A coalition effort between Melco International and the Hard Rock chain may become the sole vying candidate for Cyprus’ new IR licence – as the other parties continue to haggle with local landowners.
[dropcap]T[/dropcap]he bidding process to operate the sole casino licence up for grabs in the Republic of Cyprus may end up with only one viable candidate – after local media reports suggest that two other vying parties have failed to stake out land for their planned developments.
According to Cypriot media, both Cambodia-based NagaCorp and the Philippines’ Bloomberry resorts may be ruled ineligible to proceed in their bidding applications, as neither have been to secure a viable plot of land for their respective projects.
Whilst both companies appear to have settled on a target location, negotiations with landowners with regards to purchase price have been protracted – with no apparent end in sight.
The casino market is as-yet non-existent in southern Cyprus – in marked contrast to Turkish-controlled Northern Cyprus, where a number of gaming establishments are already in operation.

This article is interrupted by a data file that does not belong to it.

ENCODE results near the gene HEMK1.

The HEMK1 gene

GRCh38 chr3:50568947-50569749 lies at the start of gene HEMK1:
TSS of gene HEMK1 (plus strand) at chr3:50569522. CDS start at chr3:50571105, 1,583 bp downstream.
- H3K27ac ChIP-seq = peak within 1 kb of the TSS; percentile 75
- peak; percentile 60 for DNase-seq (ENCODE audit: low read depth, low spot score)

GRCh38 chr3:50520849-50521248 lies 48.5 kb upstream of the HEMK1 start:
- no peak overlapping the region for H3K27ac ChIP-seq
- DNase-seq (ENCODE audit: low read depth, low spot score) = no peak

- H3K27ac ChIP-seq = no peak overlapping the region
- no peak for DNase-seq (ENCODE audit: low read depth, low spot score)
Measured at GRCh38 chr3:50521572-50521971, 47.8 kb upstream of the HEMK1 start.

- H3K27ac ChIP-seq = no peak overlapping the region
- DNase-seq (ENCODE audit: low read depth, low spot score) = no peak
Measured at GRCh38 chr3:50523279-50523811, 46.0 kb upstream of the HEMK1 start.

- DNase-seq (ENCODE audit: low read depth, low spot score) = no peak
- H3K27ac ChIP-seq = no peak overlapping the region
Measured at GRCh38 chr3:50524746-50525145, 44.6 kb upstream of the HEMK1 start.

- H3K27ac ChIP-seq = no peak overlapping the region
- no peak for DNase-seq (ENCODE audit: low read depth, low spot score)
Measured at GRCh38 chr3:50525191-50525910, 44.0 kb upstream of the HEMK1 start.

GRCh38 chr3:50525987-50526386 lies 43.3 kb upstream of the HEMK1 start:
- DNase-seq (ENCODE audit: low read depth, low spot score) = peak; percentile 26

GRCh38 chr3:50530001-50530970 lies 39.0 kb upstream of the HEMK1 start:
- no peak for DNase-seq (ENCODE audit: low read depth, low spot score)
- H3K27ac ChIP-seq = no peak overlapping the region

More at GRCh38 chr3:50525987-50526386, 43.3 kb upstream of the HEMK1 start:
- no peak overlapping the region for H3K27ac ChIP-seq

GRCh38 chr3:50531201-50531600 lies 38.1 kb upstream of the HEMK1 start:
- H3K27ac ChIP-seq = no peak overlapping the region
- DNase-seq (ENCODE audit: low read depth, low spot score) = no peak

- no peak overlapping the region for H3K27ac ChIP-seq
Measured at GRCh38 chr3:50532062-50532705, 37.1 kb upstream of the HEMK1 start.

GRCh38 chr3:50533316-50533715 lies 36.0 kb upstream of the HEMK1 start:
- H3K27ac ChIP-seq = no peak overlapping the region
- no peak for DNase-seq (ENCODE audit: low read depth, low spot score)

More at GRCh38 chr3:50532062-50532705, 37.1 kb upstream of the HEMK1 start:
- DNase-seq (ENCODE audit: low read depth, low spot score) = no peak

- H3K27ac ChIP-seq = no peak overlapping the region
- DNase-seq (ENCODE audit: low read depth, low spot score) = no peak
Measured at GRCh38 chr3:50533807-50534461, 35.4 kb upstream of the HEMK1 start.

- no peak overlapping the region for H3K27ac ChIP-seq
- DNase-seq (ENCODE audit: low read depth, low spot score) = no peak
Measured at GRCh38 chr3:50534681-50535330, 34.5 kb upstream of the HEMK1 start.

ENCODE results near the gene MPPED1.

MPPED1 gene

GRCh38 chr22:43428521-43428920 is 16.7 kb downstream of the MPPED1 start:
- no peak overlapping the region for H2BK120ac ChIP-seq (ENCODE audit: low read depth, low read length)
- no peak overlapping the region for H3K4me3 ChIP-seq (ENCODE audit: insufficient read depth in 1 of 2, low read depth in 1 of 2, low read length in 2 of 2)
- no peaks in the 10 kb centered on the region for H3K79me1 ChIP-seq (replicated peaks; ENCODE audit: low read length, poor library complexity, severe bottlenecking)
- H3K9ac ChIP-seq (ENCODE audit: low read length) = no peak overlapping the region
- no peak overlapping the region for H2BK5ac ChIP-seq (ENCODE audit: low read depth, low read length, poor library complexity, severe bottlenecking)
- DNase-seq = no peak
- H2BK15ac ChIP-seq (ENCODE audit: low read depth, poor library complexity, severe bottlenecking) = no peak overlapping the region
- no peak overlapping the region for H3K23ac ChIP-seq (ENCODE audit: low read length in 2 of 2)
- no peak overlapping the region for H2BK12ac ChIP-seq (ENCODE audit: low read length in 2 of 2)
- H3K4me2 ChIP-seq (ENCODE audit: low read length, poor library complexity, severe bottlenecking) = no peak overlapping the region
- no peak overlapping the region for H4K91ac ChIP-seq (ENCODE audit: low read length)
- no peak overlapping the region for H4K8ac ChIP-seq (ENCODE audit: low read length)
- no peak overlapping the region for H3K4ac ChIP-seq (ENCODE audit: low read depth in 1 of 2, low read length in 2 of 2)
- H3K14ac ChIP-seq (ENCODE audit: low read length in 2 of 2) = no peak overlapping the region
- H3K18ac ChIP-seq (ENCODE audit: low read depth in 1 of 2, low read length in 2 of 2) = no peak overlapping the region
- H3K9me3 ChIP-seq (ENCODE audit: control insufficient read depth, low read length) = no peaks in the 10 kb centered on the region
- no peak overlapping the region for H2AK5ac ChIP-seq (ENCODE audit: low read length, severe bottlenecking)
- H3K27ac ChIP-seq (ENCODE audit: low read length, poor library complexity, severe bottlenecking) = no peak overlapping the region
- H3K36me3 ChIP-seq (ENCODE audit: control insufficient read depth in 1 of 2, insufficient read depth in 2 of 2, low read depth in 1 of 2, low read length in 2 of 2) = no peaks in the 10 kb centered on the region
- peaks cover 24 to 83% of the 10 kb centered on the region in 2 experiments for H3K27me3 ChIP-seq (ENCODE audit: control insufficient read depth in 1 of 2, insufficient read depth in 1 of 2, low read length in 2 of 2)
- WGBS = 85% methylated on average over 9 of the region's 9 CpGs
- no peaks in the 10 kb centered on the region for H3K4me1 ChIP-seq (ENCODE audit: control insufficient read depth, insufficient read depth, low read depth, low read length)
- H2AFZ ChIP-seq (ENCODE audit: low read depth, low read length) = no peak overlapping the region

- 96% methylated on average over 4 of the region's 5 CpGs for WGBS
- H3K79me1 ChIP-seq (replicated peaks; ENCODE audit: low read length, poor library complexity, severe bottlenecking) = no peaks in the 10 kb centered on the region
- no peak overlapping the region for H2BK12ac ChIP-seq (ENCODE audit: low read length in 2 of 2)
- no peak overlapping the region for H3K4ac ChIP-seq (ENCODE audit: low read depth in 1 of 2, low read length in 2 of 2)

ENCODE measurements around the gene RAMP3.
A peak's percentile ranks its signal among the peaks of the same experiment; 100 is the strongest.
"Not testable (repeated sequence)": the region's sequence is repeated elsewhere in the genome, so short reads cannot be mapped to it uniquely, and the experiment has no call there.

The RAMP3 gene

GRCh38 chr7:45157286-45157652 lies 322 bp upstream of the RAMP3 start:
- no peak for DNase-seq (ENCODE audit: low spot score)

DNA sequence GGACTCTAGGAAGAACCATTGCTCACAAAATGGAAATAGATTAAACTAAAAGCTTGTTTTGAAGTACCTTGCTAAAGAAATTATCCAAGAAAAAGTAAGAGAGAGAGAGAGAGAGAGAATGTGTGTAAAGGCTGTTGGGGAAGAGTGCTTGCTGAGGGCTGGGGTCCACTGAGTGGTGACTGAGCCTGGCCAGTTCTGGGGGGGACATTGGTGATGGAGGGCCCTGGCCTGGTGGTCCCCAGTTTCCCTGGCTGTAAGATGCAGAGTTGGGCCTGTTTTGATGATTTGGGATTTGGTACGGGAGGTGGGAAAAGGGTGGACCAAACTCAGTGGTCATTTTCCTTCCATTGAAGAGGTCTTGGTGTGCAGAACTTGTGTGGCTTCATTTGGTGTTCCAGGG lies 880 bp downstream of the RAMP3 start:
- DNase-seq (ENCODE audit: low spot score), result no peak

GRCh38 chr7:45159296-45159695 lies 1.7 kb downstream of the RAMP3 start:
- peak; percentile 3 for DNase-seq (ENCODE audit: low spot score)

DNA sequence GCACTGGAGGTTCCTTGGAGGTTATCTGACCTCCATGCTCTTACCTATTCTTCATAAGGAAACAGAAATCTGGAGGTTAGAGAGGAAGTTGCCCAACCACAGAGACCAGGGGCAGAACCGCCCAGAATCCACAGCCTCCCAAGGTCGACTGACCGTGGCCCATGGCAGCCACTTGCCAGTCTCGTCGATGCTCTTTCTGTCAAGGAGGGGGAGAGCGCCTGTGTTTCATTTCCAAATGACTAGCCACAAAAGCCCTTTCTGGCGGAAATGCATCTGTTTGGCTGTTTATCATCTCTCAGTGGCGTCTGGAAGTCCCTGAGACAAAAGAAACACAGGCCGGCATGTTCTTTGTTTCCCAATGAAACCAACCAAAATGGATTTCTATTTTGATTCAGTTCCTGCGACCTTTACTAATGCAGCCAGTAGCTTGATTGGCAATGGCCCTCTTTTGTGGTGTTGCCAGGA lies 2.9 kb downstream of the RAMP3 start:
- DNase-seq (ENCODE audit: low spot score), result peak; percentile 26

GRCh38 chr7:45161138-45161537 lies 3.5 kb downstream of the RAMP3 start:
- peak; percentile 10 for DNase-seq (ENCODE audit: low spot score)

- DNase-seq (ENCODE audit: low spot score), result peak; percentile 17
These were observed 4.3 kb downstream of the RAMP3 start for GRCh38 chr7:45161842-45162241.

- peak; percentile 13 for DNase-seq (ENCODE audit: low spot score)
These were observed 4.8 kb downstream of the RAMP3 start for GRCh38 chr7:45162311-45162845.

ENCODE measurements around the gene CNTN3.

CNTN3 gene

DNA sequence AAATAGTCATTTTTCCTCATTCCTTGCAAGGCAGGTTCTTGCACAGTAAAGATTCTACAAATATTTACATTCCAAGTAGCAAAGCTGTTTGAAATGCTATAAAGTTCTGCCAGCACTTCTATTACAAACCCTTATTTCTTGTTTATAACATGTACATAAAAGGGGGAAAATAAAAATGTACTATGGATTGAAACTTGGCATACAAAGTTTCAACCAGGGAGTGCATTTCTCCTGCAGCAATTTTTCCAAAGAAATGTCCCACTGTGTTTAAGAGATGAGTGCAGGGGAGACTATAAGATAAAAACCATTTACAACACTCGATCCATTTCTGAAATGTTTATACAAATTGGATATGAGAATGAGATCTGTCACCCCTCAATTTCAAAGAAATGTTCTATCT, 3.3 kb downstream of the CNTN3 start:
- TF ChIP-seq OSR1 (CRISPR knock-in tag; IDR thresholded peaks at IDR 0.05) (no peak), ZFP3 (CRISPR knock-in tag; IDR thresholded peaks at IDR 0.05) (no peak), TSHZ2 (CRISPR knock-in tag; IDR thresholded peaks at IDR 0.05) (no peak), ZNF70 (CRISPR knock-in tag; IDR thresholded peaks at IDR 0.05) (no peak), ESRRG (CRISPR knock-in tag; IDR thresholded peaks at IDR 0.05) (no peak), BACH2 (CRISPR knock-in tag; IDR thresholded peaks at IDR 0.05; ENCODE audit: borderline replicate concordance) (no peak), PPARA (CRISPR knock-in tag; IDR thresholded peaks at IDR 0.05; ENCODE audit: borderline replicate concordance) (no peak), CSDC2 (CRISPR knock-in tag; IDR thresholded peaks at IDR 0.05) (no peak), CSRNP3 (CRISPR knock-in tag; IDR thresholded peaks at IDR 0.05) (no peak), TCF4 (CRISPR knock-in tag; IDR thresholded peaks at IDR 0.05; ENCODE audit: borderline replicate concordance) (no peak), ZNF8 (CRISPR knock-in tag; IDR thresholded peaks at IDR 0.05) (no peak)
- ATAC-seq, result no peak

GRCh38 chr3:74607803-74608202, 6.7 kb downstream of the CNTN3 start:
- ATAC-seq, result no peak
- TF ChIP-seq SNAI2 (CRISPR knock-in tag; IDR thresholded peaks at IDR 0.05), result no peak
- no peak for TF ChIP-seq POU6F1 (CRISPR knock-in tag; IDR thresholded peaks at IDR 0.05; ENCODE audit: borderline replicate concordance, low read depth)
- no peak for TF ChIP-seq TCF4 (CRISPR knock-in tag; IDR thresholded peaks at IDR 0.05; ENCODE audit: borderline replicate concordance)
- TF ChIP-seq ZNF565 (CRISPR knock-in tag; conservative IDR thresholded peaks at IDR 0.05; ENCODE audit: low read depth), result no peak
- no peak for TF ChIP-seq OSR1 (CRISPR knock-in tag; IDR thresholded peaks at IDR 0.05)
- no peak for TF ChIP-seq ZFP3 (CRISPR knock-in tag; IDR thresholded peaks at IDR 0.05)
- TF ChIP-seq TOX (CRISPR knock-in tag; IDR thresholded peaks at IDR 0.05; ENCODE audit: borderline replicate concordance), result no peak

The government in the Greek-speaking south announced plans last year to allow a single integrated resort to be built within its jurisdiction – and in March declared that its preferred three interested parties were NagaCorp, Bloomberry Resorts and a collaborative venture between Melco International Development and Hard Rock International.
The economy of Cyprus neared complete collapse in March 2013: and whilst a prolonged recession in the island nation came to an end during the first quarter of this year, the country is heavily indebted – with its citizenry enduring stringent austerity measures. To this end, Steven Stradbrooke of CalvinAyre.com maintains that the extended negotiations endured by the two international casino investors may be indicative of the “dire state” of the island’s economy, as well as “opportunistic price gouging.”
Both NagaCorp and Bloomberry have already asked for a timeline extension for their respective projects. The Cypriot government had originally set July 5 as the final cut-off date for the three bidders to have secured land agreements for a integrated destination worth at least E500m, but when it granted a request on behalf of the two lagging parties to extend this deadline to October 5, the Melco/Hard Rock coalition filed a formal complaint – and threatened to abandon its project entirely if given further provocation.
As such, English-language local online news source In-Cyprus.com quotes a parliamentary source as confirming that the government is “determined that October 5 will be the final date” for proposal submission.